. . 36 ditto .
. . 40 ditto . . . . . . 45 ditto . . . . .
. ... 50 ditto . .. .. .. 5 Each party being 55 holes going up is . .. 21
. . . at 60 holes . . . . . . . 2 When the dealer wants 3, and his adversary 4, 5 to In all situations of the game, till within 15°
of the end, when the dealer is five points} 3 to
ahead . . . . . . . . . . . . But when 16 of the end . . . . . . . . 8 to 1 If the dealer wants 6, and the adversary 11, 10 to 1 If the dealer is 10 ahead, it is . . . . And near the head of the game. i ... 12 When the dealer wants 16, and his oppo. ? 91
nent 11 . . . . . . . . . . . )
st the Dealer.
When both players are at 56 holes each, is . 7 to 5 . · · . . . . . . . . 57 · .
. . . . . . 7
. 58. . . . . When the dealer wants 20, and his opponent 17, When the dealer is 5 points behind previous
to turning the top of the board ... S. When he is 31, and his opponent 36 ....6 When he is 36, and his opponent 41 . . . . 7 10 4
Even Betting. In all points of the game, till within 20 of the end, if the non-dealer is three ahead. The dealer wanting 14, and his opponent 9. ditto
ditto 7. And also when at 59 holes each player.
Three or four hand Cribbage Differs only from the preceding, as the parties put out but one card each to the crib, and when thirty-one, or as near as can be, have been made, inen the next eldest hand leads, and the players go on again in rotation with any remaining cards, till all are played out, before they proceed to show.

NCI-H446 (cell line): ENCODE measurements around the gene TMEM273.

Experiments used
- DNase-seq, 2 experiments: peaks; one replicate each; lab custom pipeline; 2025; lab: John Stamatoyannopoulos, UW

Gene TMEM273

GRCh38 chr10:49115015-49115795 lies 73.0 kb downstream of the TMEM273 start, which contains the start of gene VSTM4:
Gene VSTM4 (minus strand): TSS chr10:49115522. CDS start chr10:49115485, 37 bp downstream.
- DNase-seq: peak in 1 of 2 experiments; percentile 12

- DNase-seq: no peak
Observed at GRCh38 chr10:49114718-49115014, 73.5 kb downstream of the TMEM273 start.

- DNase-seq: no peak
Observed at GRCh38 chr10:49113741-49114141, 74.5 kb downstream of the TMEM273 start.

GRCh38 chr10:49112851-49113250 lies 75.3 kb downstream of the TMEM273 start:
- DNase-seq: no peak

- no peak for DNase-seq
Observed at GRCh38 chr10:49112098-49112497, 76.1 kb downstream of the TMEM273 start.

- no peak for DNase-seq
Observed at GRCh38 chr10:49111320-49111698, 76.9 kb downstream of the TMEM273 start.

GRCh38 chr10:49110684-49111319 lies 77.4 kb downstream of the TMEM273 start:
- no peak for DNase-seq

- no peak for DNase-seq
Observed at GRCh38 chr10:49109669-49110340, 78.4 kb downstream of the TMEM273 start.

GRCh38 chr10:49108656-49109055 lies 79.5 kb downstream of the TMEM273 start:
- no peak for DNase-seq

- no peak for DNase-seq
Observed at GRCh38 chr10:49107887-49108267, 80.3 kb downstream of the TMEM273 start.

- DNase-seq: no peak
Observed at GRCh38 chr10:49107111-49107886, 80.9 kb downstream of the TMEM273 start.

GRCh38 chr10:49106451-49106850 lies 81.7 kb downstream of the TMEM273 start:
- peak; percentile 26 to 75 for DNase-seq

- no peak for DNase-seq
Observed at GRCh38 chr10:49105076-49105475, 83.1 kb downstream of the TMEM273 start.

Sir-Card Cribbage Is so exactly similar to five-card cribbage, that any person playing one well, must play the other so. It consists of pairs, sequences, fushes, &c, and the points are reckoned and marked preciselv in the saine manner, except that at the beginning of the game, the nondealer is not to score any holes for the last, and all the cards must be played out: that is, when either party has made the end hole, the remaining cards in hand must be played, scoring for the pairs or fifteens they may form. When last plaver you should endeavour to retain close cards in hand, as they may enable you to acquire four points in playing
The dealer is supposed to have some triffing advantage.
The dealer may expect twenty five points by his hand.crib, and next hand. Thus at his second deal, if his peg is in the twenty fifth hole of the board, he has his complement of points; the same at his third deal, if he is within eleven points of the game.
If the non-dealer by his first hand attain the eleventh hole in the board, he will have the best of the game; for he is entitled to expect he shall make his second deal, with his front peg in the thirty-sixth hole, by which he will probably win the game, by his hand, crib, and next hand.
If you are dealer, and your adversary has above his complement of points, you must play your game ac. cordingly. Thus, if you have good cards, endeavour to make as many points as possible by pairing, fifteens, &c. On the contrary, if your cards are indifferent, you must play off to prevent your adversary from obtaining points.